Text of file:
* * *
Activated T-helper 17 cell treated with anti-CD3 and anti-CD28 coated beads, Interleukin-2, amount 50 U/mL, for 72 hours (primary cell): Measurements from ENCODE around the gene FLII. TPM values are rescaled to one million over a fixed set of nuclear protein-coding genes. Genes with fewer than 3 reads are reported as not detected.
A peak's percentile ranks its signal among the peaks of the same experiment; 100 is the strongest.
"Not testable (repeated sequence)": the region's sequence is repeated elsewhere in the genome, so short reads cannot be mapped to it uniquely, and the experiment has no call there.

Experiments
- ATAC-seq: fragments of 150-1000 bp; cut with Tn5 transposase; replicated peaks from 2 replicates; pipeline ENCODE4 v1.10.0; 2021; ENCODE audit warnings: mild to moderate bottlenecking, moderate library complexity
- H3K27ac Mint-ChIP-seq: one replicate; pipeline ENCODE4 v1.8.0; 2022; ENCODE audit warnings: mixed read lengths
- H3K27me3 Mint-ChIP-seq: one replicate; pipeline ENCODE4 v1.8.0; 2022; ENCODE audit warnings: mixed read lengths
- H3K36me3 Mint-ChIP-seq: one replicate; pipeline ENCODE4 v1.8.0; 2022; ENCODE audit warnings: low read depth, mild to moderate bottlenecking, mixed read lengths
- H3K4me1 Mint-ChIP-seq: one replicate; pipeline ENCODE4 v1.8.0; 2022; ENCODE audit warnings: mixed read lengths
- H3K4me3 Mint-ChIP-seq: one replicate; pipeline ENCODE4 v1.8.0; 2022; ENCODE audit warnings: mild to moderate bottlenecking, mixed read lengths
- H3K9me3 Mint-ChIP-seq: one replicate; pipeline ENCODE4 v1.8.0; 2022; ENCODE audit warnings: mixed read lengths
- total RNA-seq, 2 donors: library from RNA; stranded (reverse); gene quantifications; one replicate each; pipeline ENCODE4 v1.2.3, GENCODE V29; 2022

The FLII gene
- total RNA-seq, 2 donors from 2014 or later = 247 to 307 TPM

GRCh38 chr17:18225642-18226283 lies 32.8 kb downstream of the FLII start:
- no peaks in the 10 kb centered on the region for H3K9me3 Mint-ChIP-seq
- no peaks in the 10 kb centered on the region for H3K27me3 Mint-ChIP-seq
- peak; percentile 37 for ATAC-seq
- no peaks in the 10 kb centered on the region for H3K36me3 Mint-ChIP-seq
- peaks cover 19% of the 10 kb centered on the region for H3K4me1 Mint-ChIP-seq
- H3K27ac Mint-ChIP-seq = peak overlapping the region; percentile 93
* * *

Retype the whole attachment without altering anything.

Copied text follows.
Activated T-helper 17 cell treated with anti-CD3 and anti-CD28 coated beads, Interleukin-2, amount 50 U/mL, for 72 hours (primary cell): Measurements from ENCODE around the gene FLII. TPM values are rescaled to one million over a fixed set of nuclear protein-coding genes. Genes with fewer than 3 reads are reported as not detected.
A peak's percentile ranks its signal among the peaks of the same experiment; 100 is the strongest.
"Not testable (repeated sequence)": the region's sequence is repeated elsewhere in the genome, so short reads cannot be mapped to it uniquely, and the experiment has no call there.

Experiments
- ATAC-seq: fragments of 150-1000 bp; cut with Tn5 transposase; replicated peaks from 2 replicates; pipeline ENCODE4 v1.10.0; 2021; ENCODE audit warnings: mild to moderate bottlenecking, moderate library complexity
- H3K27ac Mint-ChIP-seq: one replicate; pipeline ENCODE4 v1.8.0; 2022; ENCODE audit warnings: mixed read lengths
- H3K27me3 Mint-ChIP-seq: one replicate; pipeline ENCODE4 v1.8.0; 2022; ENCODE audit warnings: mixed read lengths
- H3K36me3 Mint-ChIP-seq: one replicate; pipeline ENCODE4 v1.8.0; 2022; ENCODE audit warnings: low read depth, mild to moderate bottlenecking, mixed read lengths
- H3K4me1 Mint-ChIP-seq: one replicate; pipeline ENCODE4 v1.8.0; 2022; ENCODE audit warnings: mixed read lengths
- H3K4me3 Mint-ChIP-seq: one replicate; pipeline ENCODE4 v1.8.0; 2022; ENCODE audit warnings: mild to moderate bottlenecking, mixed read lengths
- H3K9me3 Mint-ChIP-seq: one replicate; pipeline ENCODE4 v1.8.0; 2022; ENCODE audit warnings: mixed read lengths
- total RNA-seq, 2 donors: library from RNA; stranded (reverse); gene quantifications; one replicate each; pipeline ENCODE4 v1.2.3, GENCODE V29; 2022

The FLII gene
- total RNA-seq, 2 donors from 2014 or later = 247 to 307 TPM

GRCh38 chr17:18225642-18226283 lies 32.8 kb downstream of the FLII start:
- no peaks in the 10 kb centered on the region for H3K9me3 Mint-ChIP-seq
- no peaks in the 10 kb centered on the region for H3K27me3 Mint-ChIP-seq
- peak; percentile 37 for ATAC-seq
- no peaks in the 10 kb centered on the region for H3K36me3 Mint-ChIP-seq
- peaks cover 19% of the 10 kb centered on the region for H3K4me1 Mint-ChIP-seq
- H3K27ac Mint-ChIP-seq = peak overlapping the region; percentile 93